Broadway By The Year: 1997 ** 1/2
Carrie ** 1/2
The Cherry Orchard with Dianne Wiest **
Chinglish * 1/2
Close Up Space *
Crane Story **
Cymbeline at Barrow Street Theatre ***
Dedalus Lounge * 1/2
Early Plays (Eugene O'Neill at St. Ann's Warehouse) *
Ernani at Met w Angela Meade *** 1/2
An Evening With Patti Lupone and Mandy Patinkin ***
Follies *** 1/2
Galileo with F. Murray Abraham **
The Gershwins' Porgy And Bess *** 1/2
Godspell ** 1/2
Goodbar * 1/2
Hand To God ***
Hero: The Musical * 1/2
How The World Began * 1/2
Hugh Jackman: Back On Broadway ***
Irving Berlin's White Christmas ***
It's Always Right Now, Until It's Later *** 1/2
King Lear at Public with Sam Waterston **
Krapp's Last Tape with John Hurt ***
Lake Water **
Love's Labor's Lost at the PublicLab ** 1/2
Lysistrata Jones *
Man And Boy * 1/2
The Man Who Came To Dinner **
Maple And Vine **
Master Class w Tyne Daly ** 1/2
Measure For Measure/Shakespeare in the Park ***
Milk Like Sugar ***
Mission Drift * 1/2
Misterman ** 1/2
The Mountaintop ** 1/2
Pigpen's The Nightmare Story *** 1/2
Once *** 1/2
Olive and The Bitter Herbs ** 1/2
On A Clear Day You Can See Forever * 1/2
One Arm ***
Other Desert Cities on Broadway ** 1/2
Private Lives **
Queen Of The Mist ** 1/2
Radio City Christmas Spectacular ** 1/2
Relatively Speaking * 1/2
Richard III w Kevin Spacey at BAM ***
The Road To Mecca ** 1/2
Samuel & Alasdair: A Personal History Of The Robot War ** 1/2
The Select (The Sun Also Rises) ** 1/2
Septimus & Clarissa *** 1/2
Shlemiel The First ** 1/2
Silence! The Musical * 1/2
69 Degrees South * 1/2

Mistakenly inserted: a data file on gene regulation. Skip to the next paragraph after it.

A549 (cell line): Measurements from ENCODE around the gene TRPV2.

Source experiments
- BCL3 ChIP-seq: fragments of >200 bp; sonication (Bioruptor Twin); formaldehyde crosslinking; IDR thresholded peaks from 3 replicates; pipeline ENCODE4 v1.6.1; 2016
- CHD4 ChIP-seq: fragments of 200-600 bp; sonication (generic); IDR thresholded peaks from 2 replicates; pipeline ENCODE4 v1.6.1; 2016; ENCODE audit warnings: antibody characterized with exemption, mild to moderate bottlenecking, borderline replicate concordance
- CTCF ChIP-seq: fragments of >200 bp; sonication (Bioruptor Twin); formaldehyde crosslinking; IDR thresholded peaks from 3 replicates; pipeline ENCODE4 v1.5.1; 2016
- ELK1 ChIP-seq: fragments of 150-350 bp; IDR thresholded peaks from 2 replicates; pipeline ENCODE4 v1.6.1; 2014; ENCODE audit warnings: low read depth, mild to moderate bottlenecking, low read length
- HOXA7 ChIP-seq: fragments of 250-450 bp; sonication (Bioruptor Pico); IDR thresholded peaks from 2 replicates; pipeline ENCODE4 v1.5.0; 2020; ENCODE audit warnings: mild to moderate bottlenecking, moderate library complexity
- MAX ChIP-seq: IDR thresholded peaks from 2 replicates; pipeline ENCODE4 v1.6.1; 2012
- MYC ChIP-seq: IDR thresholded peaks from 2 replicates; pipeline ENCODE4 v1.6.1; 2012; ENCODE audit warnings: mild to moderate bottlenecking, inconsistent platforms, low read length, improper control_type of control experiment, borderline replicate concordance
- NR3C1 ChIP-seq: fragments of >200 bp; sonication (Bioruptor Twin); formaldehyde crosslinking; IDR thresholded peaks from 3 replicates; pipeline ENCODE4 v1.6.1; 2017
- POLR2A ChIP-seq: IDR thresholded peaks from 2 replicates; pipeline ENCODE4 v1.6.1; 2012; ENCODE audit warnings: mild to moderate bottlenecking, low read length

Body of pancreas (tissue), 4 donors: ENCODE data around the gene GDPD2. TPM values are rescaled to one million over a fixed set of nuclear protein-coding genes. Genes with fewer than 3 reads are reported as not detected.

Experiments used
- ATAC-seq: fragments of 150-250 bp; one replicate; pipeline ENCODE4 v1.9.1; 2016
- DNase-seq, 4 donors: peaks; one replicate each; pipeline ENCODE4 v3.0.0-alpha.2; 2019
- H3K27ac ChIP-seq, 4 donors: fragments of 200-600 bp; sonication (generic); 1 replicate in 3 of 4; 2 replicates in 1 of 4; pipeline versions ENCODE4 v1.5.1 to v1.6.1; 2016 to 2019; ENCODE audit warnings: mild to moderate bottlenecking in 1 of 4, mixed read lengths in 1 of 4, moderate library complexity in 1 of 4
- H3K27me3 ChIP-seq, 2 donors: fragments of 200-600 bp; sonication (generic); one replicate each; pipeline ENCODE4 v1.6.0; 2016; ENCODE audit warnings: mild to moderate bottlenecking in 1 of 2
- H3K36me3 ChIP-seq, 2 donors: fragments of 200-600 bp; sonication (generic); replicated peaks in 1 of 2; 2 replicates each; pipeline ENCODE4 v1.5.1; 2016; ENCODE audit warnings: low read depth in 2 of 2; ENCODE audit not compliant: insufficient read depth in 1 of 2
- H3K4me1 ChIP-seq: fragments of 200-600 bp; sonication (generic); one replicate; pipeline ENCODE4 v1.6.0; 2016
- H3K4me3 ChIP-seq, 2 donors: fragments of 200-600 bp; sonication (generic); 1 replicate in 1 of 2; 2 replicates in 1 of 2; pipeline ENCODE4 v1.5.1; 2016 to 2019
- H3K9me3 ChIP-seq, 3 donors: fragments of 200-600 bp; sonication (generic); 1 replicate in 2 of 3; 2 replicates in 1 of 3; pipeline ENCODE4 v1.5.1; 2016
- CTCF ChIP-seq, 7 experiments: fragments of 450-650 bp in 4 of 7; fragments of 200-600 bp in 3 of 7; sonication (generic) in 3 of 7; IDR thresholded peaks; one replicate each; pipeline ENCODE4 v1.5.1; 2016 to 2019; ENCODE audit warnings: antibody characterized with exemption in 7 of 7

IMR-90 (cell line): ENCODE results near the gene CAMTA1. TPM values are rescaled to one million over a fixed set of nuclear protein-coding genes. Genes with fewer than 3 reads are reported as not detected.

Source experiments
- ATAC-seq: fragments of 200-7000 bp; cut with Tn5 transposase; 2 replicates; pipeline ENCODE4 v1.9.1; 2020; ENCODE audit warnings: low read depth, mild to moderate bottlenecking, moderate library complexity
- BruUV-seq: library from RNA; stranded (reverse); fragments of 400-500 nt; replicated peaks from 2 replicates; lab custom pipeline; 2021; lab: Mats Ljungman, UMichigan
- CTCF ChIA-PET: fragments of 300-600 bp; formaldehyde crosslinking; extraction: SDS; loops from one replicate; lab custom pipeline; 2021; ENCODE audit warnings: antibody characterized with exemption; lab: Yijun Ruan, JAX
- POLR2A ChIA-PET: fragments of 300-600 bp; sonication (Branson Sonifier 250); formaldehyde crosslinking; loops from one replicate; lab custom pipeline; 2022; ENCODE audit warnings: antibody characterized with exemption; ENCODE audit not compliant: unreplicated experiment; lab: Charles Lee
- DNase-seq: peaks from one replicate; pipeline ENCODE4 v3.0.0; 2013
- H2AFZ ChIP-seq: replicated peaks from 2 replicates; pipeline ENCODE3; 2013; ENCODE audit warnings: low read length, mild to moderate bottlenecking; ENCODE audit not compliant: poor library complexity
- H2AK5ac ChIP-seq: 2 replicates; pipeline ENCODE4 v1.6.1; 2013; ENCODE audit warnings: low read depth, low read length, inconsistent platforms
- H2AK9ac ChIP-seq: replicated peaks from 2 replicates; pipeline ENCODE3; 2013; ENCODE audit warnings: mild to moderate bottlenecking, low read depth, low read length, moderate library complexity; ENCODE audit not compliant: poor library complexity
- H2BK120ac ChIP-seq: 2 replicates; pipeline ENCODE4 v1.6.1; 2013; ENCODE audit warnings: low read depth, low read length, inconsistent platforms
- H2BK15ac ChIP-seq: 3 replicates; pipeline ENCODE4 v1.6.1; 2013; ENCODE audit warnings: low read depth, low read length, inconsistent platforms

Song From The Uproar **
Sons Of The Prophet *** 1/2
Sontag: Reborn *
Spiderman: Turn Off The Dark * 1/2
Standing On Ceremony: The Gay Marriage Plays **
Stick Fly **
The Submission **
Super Night Shot ** 1/2
Sweet and Sad **
The Table ** 1/2
Titus Andronicus at Public with Jay O. Sanders * 1/2
The Ugly One **
Unnatural Acts ***
Venus In Fur ***
We Live Here **
Wild Animals You Should Know ** 1/2
Wit ** 1/2
NEW YORK MUSICAL THEATRE FESTIVAL 2011
Blanche: The Bittersweet Life Of A Wild Prairie Dame *** 1/2
Central Avenue Breakdown ** 1/2
Crazy, Just Like Me ***
Cyclops: A Rock Opera *
Ennio: The Living Paper Cartoon ** 1/2
F---ing Hipsters **
Gotta Getta Girl ** 1/2 for staged reading
Jack Perry Is Alive (And Dating) * 1/2
Kiki Baby ** 1/2
Kissless * 1/2
Madame X **
The Pigeon Boys ***
Time Between Us * 1/2
FRINGEFEST NYC 2011
The Bardy Bunch **
Books On Tape ** 1/2
Hard Travelin' With Woody ***
Leonard Cohen Koans *** 1/2
The More Loving One **
The Mountain Song *** 1/2
Paper Cuts ***
Parker & Dizzy's Fabulous Journey To The End Of The Rainbow ** 1/2
Pearl's Gone Blue ***
Rachel Calof ** 1/2
Romeo & Juliet: Choose Your Own Ending **
2 Burn * 1/2
Walls and Bridges **
What The Sparrow Said ** 1/2
Yeast Nation ***
Thanks for reading. Michael Giltz is the cohost of Showbiz Sandbox, a weekly pop culture podcast that reveals the industry take on entertainment news of the day and features top journalists and opinion makers as guests. It's available for free on iTunes. Visit Michael Giltz at his website and his daily blog. Download his podcast of celebrity interviews and his radio show, also called Popsurfing and also available for free on iTunes. Link to him on Netflix and gain access to thousands of ratings and reviews.